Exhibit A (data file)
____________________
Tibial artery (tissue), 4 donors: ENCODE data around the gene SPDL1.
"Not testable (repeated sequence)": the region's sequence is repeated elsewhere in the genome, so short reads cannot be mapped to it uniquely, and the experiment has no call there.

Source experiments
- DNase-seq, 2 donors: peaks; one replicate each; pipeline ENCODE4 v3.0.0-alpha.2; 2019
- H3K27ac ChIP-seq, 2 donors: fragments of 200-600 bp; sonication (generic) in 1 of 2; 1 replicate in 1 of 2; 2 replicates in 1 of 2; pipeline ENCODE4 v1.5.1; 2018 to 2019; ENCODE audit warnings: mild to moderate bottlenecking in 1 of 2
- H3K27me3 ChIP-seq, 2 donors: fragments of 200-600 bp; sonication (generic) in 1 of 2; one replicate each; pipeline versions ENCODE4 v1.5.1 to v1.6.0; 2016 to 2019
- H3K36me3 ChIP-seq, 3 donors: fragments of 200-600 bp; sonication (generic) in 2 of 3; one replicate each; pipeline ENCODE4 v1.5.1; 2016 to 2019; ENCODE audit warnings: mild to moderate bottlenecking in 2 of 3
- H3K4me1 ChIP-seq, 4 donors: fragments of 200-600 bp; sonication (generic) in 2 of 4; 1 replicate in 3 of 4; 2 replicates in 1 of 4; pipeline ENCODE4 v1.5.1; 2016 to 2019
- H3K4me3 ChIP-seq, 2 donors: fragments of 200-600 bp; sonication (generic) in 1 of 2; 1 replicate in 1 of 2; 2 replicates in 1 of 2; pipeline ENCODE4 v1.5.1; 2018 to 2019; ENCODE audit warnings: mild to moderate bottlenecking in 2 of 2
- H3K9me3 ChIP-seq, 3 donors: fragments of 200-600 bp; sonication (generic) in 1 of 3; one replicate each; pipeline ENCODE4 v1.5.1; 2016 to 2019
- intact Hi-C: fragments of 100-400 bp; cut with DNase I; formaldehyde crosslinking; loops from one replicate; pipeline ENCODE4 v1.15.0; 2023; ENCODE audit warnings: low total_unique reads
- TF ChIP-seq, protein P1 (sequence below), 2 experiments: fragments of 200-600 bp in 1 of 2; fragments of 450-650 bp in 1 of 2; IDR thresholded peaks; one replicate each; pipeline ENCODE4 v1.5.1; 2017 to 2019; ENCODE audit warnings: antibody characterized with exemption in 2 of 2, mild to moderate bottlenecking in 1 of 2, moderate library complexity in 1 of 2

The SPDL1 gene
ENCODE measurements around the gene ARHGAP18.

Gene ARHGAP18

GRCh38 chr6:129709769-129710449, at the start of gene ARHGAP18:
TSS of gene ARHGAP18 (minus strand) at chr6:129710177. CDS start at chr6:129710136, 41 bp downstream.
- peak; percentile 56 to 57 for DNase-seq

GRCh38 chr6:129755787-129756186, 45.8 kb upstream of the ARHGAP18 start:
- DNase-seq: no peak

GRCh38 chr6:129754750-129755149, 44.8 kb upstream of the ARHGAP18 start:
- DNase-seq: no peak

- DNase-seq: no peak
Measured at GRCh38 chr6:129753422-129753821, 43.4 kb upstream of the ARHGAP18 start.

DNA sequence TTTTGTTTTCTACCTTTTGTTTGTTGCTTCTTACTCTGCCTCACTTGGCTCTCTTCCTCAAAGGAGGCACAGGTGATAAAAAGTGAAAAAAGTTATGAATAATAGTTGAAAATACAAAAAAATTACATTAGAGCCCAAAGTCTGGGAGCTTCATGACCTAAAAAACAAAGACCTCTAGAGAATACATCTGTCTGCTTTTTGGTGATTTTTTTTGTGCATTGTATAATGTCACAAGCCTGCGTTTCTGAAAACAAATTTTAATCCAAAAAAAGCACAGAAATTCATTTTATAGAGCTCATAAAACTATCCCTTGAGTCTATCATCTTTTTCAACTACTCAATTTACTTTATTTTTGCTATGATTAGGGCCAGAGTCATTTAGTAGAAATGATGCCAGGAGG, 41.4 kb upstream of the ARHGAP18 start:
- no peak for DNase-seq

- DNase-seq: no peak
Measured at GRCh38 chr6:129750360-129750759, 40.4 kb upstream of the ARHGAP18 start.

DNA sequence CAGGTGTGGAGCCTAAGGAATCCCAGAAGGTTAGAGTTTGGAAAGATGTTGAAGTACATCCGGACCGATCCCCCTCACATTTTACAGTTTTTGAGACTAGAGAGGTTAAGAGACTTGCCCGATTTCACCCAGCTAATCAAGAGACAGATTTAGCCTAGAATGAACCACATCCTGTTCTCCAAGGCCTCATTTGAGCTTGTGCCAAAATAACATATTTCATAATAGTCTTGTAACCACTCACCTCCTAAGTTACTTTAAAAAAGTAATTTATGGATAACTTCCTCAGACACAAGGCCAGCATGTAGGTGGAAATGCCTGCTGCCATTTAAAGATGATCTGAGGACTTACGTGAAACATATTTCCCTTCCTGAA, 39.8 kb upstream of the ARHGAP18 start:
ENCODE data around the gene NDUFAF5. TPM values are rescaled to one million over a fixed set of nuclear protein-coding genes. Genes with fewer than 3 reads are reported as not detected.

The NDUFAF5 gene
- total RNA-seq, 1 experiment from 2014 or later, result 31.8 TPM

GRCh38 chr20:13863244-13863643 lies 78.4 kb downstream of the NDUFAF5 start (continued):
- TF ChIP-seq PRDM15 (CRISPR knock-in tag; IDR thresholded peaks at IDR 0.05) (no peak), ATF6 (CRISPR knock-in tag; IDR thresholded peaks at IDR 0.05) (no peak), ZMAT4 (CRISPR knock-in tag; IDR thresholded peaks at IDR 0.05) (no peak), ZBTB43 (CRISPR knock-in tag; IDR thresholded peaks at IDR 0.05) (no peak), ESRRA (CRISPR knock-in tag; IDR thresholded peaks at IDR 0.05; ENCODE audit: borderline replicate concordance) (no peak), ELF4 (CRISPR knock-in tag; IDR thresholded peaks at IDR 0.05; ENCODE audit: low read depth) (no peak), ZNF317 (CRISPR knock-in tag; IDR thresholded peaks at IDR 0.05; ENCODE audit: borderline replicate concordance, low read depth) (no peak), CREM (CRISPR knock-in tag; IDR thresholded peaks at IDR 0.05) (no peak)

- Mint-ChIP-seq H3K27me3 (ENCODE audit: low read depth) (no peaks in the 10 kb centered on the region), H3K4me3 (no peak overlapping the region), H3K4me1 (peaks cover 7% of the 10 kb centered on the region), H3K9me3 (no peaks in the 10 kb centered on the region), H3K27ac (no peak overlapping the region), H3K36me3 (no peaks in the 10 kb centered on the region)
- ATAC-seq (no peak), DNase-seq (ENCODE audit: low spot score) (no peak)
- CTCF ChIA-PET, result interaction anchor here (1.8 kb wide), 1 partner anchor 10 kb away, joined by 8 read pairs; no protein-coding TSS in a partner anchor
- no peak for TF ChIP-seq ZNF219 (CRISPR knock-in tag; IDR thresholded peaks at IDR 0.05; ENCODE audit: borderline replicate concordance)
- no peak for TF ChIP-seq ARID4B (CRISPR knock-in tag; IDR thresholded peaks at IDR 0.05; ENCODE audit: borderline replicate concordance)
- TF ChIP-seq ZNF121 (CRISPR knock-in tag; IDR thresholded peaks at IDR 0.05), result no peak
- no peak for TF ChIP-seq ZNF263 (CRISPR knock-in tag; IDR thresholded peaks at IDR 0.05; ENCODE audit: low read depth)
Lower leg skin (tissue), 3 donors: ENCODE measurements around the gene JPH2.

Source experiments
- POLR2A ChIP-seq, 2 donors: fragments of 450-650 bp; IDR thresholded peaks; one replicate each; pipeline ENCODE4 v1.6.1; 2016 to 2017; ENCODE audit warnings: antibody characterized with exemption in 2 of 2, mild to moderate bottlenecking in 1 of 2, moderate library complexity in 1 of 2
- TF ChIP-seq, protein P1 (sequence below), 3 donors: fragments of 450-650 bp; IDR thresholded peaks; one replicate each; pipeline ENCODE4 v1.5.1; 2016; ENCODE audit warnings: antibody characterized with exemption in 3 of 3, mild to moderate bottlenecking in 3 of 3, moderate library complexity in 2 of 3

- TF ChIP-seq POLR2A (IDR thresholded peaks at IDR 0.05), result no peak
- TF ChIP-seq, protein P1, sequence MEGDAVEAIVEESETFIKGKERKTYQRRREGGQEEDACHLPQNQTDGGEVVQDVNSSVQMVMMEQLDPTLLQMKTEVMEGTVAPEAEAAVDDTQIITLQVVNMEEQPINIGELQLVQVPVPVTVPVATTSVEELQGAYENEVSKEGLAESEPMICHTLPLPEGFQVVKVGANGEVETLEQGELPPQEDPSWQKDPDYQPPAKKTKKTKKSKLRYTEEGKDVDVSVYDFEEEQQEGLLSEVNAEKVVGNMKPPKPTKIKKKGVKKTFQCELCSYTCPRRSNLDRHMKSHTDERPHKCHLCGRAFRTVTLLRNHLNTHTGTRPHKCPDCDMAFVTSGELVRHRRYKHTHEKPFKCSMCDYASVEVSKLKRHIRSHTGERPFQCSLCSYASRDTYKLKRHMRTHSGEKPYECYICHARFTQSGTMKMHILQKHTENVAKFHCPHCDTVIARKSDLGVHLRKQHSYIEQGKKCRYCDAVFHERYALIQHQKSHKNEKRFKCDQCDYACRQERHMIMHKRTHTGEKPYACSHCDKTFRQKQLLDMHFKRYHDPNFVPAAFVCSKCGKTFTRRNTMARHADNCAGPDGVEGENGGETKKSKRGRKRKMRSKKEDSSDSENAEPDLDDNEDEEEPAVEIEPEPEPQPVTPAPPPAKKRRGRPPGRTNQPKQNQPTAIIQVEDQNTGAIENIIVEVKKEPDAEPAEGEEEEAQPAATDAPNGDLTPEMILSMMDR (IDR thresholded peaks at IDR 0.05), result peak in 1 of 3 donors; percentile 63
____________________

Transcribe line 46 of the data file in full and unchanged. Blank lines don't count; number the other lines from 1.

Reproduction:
- TF ChIP-seq POLR2A (IDR thresholded peaks at IDR 0.05), result no peak